Factors Affecting Organizational Culture
Most companies try to “fix” perceived problems by addressing the parts of the corporate culture that are easy to see. Creating and sustaining a healthy, vibrant company culture requires reinforcement of the values, purpose, and rules through daily and proactive conversations and communications.
Here are a few points for understanding factors affecting organizational culture in a company:
- Identify the Company’s Culture
- Provide an Employee Feedback Loop
- Address Conflicts Quickly
- Leadership Coaching
- Define Ownership of Company’s Culture
Identify the Company’s Culture
First, define the current state of the company’s culture. Administer an employee survey asking about company culture, or better yet conduct focus groups and interviews with employees. Find out how decisions are made and by whom.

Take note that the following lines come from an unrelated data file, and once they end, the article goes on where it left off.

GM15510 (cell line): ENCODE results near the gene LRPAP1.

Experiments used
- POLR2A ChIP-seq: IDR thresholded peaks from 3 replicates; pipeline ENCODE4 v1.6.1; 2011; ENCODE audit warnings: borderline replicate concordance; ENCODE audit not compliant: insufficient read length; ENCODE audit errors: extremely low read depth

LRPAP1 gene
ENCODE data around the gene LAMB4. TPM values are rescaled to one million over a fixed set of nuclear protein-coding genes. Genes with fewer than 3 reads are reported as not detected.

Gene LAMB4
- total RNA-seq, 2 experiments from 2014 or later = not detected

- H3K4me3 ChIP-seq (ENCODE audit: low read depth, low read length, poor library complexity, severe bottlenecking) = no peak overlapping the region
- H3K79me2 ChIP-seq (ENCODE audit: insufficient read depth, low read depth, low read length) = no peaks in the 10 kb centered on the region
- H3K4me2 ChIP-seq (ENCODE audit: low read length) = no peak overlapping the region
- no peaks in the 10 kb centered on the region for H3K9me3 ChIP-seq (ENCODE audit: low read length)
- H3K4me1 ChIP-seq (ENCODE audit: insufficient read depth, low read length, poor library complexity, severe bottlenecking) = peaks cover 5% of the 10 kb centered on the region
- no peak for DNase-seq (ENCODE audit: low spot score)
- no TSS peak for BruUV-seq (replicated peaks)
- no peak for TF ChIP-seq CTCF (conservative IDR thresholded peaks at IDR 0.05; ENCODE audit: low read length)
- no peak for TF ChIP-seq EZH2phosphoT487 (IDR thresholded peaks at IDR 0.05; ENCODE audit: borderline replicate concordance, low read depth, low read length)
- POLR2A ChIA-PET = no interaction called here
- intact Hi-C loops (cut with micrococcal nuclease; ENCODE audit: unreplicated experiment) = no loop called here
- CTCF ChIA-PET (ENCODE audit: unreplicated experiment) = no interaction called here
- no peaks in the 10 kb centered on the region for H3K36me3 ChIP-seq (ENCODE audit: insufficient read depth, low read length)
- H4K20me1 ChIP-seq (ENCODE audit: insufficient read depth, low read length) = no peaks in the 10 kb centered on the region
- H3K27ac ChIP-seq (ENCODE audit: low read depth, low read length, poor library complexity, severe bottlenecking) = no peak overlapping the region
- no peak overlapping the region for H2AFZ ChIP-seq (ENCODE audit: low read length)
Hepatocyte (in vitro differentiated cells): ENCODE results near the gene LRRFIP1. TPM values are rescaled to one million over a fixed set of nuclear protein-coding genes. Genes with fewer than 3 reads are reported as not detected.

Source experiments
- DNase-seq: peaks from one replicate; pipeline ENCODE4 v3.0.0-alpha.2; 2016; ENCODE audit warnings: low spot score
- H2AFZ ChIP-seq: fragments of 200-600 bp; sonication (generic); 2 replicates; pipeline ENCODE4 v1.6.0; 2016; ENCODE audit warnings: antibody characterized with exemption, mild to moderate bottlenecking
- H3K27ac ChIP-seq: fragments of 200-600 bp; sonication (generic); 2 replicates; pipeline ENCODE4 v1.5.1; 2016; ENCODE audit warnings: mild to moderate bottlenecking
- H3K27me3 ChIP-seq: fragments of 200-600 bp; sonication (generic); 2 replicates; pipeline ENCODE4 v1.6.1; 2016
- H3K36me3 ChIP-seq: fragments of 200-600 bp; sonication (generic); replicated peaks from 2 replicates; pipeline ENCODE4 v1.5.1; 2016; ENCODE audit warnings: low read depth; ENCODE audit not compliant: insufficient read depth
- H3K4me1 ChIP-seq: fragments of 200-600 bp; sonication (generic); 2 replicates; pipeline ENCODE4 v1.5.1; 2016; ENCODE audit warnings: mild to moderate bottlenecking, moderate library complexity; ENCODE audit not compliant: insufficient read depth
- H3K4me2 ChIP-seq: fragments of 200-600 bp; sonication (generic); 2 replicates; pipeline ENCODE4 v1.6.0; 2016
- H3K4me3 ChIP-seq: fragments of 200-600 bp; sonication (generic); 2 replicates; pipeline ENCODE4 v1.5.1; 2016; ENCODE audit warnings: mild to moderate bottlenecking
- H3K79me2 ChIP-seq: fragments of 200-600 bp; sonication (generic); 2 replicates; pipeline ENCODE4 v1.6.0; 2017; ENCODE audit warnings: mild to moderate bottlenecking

Determine the perceived values and accepted behaviors of employees regarding customer service, teamwork, and communication. In many cases, the best way to obtain this information is to hire an external Organizational Development consultant to spend a few days within the company. The Organizational Development consultant can provide an unfiltered and unbiased view of the company without creating tension among employees.
Provide an Employee Feedback Loop
It is important to have a forum for two-way communication. Provide employees with constant communication of the company’s goals, strategies, and vision. Arrange “town hall” meetings to share stories with employees, demonstrate the mission, vision, and core values of the company, and hear what the employees say.